Mythes de créationModifier


In spite of a constant development over the centuries, certain aspects of an Egyptian creation myth can be said to be relatively constant. These include a source of all things in the primeval waters, themselves a remnant of the Great Mother, and the presence of an Eye, the sun, that creates cosmos within the chaos of the surrounding waters. The sun, whether Atum, Ra, or Ptah, is also associated with a primeval mound or hill, much like the little fertile mounds left by the receding Nile after the annual floods and perhaps like the early sun coming over the horizon. The mound was symbolized by the great pyramids. The people of Heliopolis said their city was the primal mound, the center of creation. The primal mound is also equivalent to the clump of earth that is brought up from the primal waters in so many earth‐diver creation myths.

Cosmogonie d'Héliopolis : AtoumModifier

At Heliopolis, over the centuries Atum took many forms, rather like the Indian concept of Brahman. Atum or Ptah was the original god; Khepri (spelled in various ways—for example, Khoprer) is Atum made visible, and Ra is god as the sun. The Pyramid Texts tell us that Atum existed alone in the universe and that he created his brother and sister, Shu (air‐life) and Tefnut (moisture‐order) ex nihilo (see also Creation from Nothing) by masturbating or, as some texts claimed, by expectorating (see also Creation by Secretion). In some places the original god as Khepri, the morning sun, was said to have created himself by word—by calling out his own name (see also Creation by Word).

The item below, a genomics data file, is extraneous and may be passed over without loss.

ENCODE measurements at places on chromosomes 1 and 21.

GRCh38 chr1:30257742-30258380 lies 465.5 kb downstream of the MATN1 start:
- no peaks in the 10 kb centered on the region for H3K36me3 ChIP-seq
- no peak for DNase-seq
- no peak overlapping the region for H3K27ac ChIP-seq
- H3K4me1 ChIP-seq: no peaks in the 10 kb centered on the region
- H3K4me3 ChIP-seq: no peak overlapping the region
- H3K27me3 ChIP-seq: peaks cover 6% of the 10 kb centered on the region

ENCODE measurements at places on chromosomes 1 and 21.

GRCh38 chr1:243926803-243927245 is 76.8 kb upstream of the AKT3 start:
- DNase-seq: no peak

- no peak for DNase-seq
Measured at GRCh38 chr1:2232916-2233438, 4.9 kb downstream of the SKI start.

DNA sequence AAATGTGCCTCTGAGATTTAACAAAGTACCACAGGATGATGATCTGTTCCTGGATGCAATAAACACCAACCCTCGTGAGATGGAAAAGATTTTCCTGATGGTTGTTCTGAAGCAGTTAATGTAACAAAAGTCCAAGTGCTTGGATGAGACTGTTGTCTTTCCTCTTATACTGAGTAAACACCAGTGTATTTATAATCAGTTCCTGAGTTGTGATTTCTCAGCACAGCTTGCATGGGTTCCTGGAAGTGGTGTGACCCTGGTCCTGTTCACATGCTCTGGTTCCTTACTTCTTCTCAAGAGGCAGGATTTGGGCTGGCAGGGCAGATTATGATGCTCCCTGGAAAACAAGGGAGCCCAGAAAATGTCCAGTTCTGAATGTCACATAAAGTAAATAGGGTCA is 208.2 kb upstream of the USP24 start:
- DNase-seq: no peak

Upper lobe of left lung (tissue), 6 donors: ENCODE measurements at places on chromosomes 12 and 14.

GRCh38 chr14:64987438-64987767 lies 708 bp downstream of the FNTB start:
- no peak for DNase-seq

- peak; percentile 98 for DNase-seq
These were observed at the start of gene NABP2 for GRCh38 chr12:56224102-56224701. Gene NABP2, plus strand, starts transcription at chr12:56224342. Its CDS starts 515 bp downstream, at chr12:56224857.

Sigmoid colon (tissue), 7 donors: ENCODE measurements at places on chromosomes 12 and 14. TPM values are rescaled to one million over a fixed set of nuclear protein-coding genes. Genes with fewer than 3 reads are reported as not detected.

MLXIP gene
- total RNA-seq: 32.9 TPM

« Atoum se manifesta en tant que masturbateur dans Héliopolis. Il saisit son membre et y suscita la jouissance »

— Textes des Pyramides, §1248 (source)

Créant ainsi…

Shu et Tefnut.Modifier

Shu et Tefnut, dans un acte incestueux, répété pendant des siècles par les pharaons, rois-dieux, produisent le dieu Geb (la terre) et Nut (le ciel). Tout ceci sous l'oeil non interférent de l'oeil, le dieu original. Geb et Nout engendrèrent ensuite Osiris et Isis, Seth et Nephtys, à nouveau deux couples de frères et soeurs. Des enfants de Geb et Nout naissent tous les enfants d'Egypte.

Geb et NoutModifier

The best known and most frequently depicted event in the Egyptian creation is the separation of the world parents, Geb and Nut (see also World Parent Creation). Nut is typically seen arching as the sky over her prone brother, Geb. As the earth, he longs for the moist gifts of the sky so he may procreate, and frequently he is shown with an erect phallus. The world parents are separated by their father, Shu (air), presumably signifying the necessity of differentiation and order rather than total union or nondifferentiation (chaos) for creation.

Ra veut refaire le mondeModifier

An early version of what became the Geb and Nut story says that when they perceived the old age of Ra and suspected his weakness, the people began to rebel against him. Not pleased, Ra held a meeting of his Eye, Shu, Tefnut, Geb, Nut, and Nun (the primeval waters) and told them that he had decided to destroy the people for their arrogance. At Nun's suggestion, Ra sent out his Eye to terrorize the people, and they fled into the desert, most to their death.

Wishing to retire, Ra and Nun asked Shu to place himself beneath Nut and raise her up. When he did so, she became the great sky cow, and the earth formed as Geb. A new creation began.

(Source : A dictionary of Creation Myths : Egyptian Creation)